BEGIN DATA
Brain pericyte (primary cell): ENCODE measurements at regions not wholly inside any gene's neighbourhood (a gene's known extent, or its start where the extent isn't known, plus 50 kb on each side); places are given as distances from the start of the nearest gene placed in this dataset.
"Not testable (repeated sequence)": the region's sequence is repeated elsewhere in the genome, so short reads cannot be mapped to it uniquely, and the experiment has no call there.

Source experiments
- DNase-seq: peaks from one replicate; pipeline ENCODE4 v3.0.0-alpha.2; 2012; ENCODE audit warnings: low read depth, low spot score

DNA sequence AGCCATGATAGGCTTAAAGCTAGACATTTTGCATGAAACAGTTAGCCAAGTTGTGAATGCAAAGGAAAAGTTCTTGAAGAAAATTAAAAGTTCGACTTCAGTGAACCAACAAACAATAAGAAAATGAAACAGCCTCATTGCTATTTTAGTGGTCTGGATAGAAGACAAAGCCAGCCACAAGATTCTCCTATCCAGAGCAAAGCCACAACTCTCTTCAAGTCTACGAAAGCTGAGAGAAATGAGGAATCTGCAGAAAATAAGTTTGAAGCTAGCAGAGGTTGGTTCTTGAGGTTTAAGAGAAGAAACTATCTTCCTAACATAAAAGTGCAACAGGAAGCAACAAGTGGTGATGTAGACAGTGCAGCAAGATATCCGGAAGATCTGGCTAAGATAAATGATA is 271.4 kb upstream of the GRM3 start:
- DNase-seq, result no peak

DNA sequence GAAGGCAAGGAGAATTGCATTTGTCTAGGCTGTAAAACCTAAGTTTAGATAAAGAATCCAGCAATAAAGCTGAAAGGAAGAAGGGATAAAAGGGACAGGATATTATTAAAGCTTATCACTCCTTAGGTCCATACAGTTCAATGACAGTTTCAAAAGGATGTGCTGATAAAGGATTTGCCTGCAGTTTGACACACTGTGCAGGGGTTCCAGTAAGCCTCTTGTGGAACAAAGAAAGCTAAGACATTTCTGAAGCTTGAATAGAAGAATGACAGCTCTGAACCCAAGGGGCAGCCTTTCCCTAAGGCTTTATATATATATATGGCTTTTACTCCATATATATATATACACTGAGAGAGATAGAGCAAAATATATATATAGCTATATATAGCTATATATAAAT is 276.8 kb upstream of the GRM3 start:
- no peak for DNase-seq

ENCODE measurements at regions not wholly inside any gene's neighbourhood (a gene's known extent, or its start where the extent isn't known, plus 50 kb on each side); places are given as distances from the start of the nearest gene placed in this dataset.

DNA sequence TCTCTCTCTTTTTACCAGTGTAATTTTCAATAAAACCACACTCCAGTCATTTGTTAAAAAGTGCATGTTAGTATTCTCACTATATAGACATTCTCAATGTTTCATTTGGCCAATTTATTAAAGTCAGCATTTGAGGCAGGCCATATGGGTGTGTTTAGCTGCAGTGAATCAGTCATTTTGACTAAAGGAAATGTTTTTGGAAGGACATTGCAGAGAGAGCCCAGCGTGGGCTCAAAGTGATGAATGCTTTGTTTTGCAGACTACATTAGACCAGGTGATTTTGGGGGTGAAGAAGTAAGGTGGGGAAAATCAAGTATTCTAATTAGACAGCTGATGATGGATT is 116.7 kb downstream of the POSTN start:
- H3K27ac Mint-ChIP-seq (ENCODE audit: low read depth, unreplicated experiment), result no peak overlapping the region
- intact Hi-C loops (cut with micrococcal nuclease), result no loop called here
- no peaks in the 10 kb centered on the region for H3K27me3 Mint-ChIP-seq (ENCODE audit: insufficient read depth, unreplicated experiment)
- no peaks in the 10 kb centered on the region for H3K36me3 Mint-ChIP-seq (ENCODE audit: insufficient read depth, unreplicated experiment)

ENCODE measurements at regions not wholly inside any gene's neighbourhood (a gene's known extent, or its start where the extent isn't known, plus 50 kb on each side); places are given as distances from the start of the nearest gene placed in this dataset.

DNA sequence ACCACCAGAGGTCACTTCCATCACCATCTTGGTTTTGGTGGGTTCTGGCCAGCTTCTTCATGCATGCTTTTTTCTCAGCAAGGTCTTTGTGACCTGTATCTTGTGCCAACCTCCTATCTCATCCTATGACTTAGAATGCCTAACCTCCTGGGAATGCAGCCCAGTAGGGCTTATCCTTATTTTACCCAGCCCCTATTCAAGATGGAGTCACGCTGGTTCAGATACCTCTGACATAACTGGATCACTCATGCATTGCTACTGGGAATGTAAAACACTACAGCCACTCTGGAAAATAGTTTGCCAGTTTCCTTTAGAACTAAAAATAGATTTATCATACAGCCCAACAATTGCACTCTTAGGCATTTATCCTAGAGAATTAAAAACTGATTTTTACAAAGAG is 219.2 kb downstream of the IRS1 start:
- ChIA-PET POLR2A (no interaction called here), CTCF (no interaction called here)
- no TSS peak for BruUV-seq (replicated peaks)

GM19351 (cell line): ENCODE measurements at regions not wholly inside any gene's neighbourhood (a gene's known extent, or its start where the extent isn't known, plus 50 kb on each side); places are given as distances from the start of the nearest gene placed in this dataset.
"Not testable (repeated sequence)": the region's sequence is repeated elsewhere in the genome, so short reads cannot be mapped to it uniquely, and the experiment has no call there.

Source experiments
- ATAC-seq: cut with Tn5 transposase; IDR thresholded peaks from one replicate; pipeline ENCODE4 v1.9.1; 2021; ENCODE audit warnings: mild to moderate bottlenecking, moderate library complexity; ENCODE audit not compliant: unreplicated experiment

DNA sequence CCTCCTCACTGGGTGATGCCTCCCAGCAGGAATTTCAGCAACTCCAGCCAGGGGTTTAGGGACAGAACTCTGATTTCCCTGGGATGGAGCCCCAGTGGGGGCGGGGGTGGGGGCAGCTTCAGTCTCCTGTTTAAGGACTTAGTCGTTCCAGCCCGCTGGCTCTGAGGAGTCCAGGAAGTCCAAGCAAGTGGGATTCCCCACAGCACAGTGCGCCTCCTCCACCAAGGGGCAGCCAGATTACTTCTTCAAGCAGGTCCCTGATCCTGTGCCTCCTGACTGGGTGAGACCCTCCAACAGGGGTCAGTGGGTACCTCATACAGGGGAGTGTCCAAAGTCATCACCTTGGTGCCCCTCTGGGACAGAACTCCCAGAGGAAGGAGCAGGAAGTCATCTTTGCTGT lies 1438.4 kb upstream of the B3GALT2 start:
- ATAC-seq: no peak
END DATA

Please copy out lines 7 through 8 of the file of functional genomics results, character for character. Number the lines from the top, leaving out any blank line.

DNA sequence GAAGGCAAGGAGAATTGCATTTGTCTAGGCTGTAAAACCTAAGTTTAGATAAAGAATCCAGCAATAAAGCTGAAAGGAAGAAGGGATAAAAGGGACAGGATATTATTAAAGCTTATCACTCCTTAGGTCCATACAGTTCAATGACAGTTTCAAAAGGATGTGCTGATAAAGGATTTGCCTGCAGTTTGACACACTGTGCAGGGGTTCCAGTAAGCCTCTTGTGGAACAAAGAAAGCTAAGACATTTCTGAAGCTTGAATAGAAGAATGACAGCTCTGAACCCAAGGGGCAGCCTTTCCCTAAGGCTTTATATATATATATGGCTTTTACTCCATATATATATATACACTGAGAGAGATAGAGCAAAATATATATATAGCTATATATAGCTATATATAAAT is 276.8 kb upstream of the GRM3 start:
- no peak for DNase-seq